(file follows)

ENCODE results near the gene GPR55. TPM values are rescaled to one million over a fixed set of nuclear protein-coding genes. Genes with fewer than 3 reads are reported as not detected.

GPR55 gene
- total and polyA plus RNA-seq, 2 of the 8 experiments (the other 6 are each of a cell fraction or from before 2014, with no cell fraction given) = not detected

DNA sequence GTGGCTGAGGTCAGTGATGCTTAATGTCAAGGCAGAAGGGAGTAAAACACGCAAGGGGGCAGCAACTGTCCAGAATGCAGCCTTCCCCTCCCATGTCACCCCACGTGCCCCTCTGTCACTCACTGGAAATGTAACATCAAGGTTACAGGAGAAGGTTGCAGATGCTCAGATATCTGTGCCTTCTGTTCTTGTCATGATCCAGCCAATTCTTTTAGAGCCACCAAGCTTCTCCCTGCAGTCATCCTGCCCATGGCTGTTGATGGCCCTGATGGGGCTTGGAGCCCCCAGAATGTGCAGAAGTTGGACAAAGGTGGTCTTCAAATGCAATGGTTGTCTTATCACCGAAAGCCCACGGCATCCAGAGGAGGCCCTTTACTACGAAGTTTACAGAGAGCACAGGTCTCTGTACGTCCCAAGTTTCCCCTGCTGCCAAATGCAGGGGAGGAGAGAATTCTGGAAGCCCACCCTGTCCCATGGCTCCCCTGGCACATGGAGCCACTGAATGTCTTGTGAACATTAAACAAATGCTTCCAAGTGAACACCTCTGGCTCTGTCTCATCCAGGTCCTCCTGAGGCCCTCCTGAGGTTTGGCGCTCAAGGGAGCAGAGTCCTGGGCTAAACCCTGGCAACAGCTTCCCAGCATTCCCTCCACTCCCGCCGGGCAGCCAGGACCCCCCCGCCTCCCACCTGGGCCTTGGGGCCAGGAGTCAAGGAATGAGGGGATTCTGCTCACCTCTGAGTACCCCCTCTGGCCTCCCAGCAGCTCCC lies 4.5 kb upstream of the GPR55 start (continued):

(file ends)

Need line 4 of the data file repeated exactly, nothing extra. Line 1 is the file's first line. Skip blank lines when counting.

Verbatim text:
DNA sequence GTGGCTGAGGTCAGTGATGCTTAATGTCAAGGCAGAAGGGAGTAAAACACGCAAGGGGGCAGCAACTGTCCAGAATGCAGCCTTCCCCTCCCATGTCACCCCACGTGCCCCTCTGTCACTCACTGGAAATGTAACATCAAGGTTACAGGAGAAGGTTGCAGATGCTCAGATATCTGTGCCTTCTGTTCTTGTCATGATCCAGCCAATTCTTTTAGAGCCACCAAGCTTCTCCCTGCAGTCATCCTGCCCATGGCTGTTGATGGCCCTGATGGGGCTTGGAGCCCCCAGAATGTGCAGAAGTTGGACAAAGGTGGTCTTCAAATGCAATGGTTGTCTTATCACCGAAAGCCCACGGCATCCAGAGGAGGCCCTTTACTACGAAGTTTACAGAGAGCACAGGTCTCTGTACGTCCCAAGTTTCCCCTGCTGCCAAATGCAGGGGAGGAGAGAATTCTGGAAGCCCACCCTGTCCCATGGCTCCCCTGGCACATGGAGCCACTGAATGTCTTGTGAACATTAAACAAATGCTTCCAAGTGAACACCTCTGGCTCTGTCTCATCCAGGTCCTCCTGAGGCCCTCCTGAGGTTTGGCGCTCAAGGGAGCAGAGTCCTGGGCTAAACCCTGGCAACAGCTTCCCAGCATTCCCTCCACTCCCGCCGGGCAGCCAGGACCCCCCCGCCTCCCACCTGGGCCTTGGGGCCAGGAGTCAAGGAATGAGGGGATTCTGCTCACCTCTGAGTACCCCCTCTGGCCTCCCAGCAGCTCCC lies 4.5 kb upstream of the GPR55 start (continued):